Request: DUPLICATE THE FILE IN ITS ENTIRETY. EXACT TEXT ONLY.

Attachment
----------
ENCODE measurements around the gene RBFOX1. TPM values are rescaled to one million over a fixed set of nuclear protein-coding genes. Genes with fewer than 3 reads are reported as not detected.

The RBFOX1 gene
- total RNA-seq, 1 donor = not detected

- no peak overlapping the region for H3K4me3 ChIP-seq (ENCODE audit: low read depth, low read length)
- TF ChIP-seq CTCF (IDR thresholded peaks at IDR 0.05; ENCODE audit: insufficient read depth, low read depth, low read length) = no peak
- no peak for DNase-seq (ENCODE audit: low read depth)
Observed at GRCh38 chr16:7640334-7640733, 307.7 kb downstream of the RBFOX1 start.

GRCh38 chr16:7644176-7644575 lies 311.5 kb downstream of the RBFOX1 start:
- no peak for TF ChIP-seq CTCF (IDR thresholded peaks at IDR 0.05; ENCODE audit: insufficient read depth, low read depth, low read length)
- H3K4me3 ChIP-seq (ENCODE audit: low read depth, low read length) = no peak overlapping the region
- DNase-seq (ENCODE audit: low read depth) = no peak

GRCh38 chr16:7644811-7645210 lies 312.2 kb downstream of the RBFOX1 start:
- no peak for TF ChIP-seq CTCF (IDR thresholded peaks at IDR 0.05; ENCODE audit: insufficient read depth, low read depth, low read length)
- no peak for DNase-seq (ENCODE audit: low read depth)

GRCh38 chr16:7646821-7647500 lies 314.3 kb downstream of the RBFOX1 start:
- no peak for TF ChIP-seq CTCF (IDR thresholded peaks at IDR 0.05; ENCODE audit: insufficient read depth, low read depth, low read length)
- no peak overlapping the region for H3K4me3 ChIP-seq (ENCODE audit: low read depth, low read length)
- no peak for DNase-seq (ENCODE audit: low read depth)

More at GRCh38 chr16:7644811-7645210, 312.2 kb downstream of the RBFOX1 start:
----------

ENCODE measurements around the gene RBFOX1. TPM values are rescaled to one million over a fixed set of nuclear protein-coding genes. Genes with fewer than 3 reads are reported as not detected.

The RBFOX1 gene
- total RNA-seq, 1 donor = not detected

- no peak overlapping the region for H3K4me3 ChIP-seq (ENCODE audit: low read depth, low read length)
- TF ChIP-seq CTCF (IDR thresholded peaks at IDR 0.05; ENCODE audit: insufficient read depth, low read depth, low read length) = no peak
- no peak for DNase-seq (ENCODE audit: low read depth)
Observed at GRCh38 chr16:7640334-7640733, 307.7 kb downstream of the RBFOX1 start.

GRCh38 chr16:7644176-7644575 lies 311.5 kb downstream of the RBFOX1 start:
- no peak for TF ChIP-seq CTCF (IDR thresholded peaks at IDR 0.05; ENCODE audit: insufficient read depth, low read depth, low read length)
- H3K4me3 ChIP-seq (ENCODE audit: low read depth, low read length) = no peak overlapping the region
- DNase-seq (ENCODE audit: low read depth) = no peak

GRCh38 chr16:7644811-7645210 lies 312.2 kb downstream of the RBFOX1 start:
- no peak for TF ChIP-seq CTCF (IDR thresholded peaks at IDR 0.05; ENCODE audit: insufficient read depth, low read depth, low read length)
- no peak for DNase-seq (ENCODE audit: low read depth)

GRCh38 chr16:7646821-7647500 lies 314.3 kb downstream of the RBFOX1 start:
- no peak for TF ChIP-seq CTCF (IDR thresholded peaks at IDR 0.05; ENCODE audit: insufficient read depth, low read depth, low read length)
- no peak overlapping the region for H3K4me3 ChIP-seq (ENCODE audit: low read depth, low read length)
- no peak for DNase-seq (ENCODE audit: low read depth)

More at GRCh38 chr16:7644811-7645210, 312.2 kb downstream of the RBFOX1 start: